PALM SPRINGS, CALIF., JAN. 2 -- President Reagan and Canadian Prime Minister Brian Mulroney today signed the most far-reaching trade agreement ever negotiated between two nations, an accord that the president said "will encourage supporters of free trade throughout the world."

Reagan put his signature on English and French-language versions of the historic pact during a break in his holiday at the estate of publishing magnate Walter Annenberg. Before signing the documents, he exchanged congratulations in a four-minute telephone call to Mulroney, who signed the agreement in a ceremony at his Parliament Hill office in Ottawa more than 1,700 miles away.

"The agreement would not have been possible without your leadership, vision and political courage," Reagan was quoted in a White House statement as saying to Mulroney. "You took office with a belief in free trade and free markets, and the Canadian citizens are better off."

"We had an excellent conversation," Mulroney told reporters. "He {Reagan} expressed great satisfaction in the accomplishment of this treaty, which sends a very strong signal internationally at a time when the lure of protectionism is there for all to see.

"I have urged the president to ensure that the drafting of U.S. legislation takes place as expeditiously as possible to permit its early introduction into the U.S. Congress," Mulroney added.

The trade agreement, which eliminates most tariffs between the two nations over a 10-year period, is scheduled to take effect on Jan. 1, 1989, if ratified by Congress and Canada's Parliament.

While White House officials have predicted that the accord will be ratified, it faces protectionist opposition on both sides of the border. Its stiffest test is likely to come in Canada, where some have complained that the agreement would lead to economic and cultural domination by the United States.

A public opinion poll released this week found 40 percent of Canadians favor the agreement, while 39 percent opposed it and 21 percent were undecided. The poll, conducted by Toronto-based Environics Research Group Ltd., also indicated 57 percent of those polled like the concept of free trade with the United States, while 32 percent were opposed and the rest were undecided.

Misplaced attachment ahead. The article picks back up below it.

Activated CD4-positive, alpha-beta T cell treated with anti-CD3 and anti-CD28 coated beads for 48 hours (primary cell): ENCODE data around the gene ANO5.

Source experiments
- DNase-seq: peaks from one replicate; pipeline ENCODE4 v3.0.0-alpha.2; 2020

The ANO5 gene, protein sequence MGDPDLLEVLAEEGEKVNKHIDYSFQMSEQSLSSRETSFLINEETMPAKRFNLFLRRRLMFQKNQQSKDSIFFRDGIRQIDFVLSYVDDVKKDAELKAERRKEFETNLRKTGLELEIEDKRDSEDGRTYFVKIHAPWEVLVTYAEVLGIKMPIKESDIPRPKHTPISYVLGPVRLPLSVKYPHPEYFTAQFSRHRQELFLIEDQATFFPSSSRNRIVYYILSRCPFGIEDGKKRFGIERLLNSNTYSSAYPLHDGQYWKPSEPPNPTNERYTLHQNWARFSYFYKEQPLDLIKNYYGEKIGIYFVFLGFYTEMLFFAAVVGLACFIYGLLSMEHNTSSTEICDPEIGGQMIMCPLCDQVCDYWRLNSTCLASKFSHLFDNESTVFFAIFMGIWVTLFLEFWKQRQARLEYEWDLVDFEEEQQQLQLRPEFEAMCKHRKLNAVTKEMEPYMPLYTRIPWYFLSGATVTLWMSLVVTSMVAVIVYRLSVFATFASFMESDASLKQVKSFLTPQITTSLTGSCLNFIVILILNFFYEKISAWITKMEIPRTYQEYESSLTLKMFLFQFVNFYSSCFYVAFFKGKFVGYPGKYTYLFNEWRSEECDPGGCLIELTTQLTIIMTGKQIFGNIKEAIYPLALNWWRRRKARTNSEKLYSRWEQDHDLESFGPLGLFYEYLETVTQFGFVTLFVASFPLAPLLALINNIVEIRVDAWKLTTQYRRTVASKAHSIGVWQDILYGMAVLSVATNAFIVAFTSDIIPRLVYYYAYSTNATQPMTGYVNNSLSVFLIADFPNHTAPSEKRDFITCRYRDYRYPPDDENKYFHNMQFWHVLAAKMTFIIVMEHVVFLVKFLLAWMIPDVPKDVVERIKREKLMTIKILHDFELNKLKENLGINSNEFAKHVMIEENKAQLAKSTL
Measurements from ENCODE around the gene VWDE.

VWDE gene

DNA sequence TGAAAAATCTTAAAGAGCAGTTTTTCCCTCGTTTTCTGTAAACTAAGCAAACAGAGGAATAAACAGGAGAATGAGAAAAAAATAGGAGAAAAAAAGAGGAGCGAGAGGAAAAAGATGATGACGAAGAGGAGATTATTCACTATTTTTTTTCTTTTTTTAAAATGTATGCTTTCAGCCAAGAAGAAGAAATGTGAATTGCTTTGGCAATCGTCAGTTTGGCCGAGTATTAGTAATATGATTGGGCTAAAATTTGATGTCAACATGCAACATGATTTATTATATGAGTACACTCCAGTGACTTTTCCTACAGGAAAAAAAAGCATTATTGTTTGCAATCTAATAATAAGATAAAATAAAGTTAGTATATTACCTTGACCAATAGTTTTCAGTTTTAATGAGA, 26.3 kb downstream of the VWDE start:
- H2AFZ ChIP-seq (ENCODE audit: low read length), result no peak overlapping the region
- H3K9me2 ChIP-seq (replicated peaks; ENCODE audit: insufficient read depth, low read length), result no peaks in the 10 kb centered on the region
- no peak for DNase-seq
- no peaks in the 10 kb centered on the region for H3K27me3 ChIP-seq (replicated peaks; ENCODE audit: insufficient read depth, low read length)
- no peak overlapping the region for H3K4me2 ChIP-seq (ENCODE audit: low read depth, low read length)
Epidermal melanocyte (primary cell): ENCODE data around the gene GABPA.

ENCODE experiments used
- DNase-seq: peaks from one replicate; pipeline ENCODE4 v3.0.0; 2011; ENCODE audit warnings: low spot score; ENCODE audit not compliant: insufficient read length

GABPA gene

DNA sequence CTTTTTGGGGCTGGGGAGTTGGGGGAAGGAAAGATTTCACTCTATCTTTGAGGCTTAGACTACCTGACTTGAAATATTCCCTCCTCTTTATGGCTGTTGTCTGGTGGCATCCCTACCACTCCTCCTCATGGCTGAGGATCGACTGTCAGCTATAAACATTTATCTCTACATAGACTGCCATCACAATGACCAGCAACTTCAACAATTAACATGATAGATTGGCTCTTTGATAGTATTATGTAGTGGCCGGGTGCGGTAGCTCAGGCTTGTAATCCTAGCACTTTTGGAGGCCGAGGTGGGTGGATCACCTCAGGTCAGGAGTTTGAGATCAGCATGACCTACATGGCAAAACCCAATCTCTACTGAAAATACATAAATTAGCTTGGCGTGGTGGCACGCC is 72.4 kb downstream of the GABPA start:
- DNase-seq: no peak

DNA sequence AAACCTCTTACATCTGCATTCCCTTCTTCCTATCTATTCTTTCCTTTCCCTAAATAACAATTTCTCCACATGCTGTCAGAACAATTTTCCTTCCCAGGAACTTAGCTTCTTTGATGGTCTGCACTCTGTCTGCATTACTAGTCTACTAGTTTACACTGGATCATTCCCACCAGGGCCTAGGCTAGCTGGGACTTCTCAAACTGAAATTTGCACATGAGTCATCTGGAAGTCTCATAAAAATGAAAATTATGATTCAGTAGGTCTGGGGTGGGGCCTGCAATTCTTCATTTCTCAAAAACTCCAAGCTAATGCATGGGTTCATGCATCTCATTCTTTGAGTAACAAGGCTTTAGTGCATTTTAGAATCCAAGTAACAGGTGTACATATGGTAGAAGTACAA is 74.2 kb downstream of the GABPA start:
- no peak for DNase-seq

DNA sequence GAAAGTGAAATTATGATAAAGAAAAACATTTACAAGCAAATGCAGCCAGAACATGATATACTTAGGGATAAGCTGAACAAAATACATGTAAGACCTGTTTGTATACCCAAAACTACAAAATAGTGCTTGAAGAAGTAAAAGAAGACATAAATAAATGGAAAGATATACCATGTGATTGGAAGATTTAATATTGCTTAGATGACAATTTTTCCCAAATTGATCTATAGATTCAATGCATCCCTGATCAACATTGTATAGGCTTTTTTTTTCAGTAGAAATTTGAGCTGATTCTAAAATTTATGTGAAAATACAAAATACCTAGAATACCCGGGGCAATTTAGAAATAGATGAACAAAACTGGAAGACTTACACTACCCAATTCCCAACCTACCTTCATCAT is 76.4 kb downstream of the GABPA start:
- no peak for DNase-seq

Both opposition parties have threatened to scrap the accord if they oust Mulroney's Progressive Conservative Party in the next parliamentary election, which could come as early as September.

Main opposition Liberal Party leader John Turner, speaking to reporters in Toronto, pledged to "fight it every inch of the way."

In London, Ontario, about 250 people gathered today in 7-degree weather to fill a black coffin with Canadian products they said would be endangered if the agreement becomes law. Canadian trade unions organized demonstrations at bridges across the border to Buffalo and Detroit.

In the United States, the measure could be nullified by a pending omnibus trade bill that Reagan has threatened to veto if it passes Congress. White House officials say they believe Reagan could sustain a veto, but they are worried that continuing large trade deficits will give opponents of the free trade pact a potent argument against ratification.

In a statement and in his regular radio speech today, the president pledged to do his best to win ratification of the accord. A demonstration in support of the pact was held by the mayors of Prescott, Ontario, and Ogdensberg, N.Y., at the foot of an international bridge, and other pro-treaty rallies were held in some western U.S. and Canadian border communities.

"The creation of the world's largest free trade area will be a mark of leadership and presents an historic opportunity to the United States and Canada," Reagan said in the statement. "We must not let this opportunity slip from our grasp."

Key provisions of the agreement would:

Eliminate nearly all cross-border tariffs and nontariff trade barriers over a decade, slightly reducing the prices that Americans and Canadians now pay for goods exchanged between their countries. The most politically sensitive tariffs, such as those on steel and textiles, would be lifted late in the process. Ban imposition of import and export quotas on most products. The two nations agreed to keep the existing pact which allows U.S. automakers to manufacture cars and parts in Canada for duty-free sale in the United States, but denied any similar future benefits to the Japanese or Koreans. Assure "fullest possible" energy trade between the two nations, including Canadian access to oil from Alaska's North Slope. Ease numerous restrictions on cross-border investment. Basically, investors of each country would be allowed free access to each other's market. Provide a five-person tribunal to settle disputes that cannot be resolved by arbitration.

U.S.-Canadian trade amounts to more than $150 billion. According to the U.S. government, the United States had a trade deficit with Canada of $13 billion to $20 billion in 1987.

Reagan, clad in sports clothes, paused for only a few minutes in his vacation today to sign the agreement in a ceremony witnessed by White House chief of staff Howard H. Baker Jr., national security adviser Colin L. Powell, CIA Director William H. Webster, and Nancy Reagan.

Tonight, the president and former president Gerald R. Ford participated in the dedication of a new Bob Hope cultural center here. Reagan is scheduled to return to Washington on Sunday.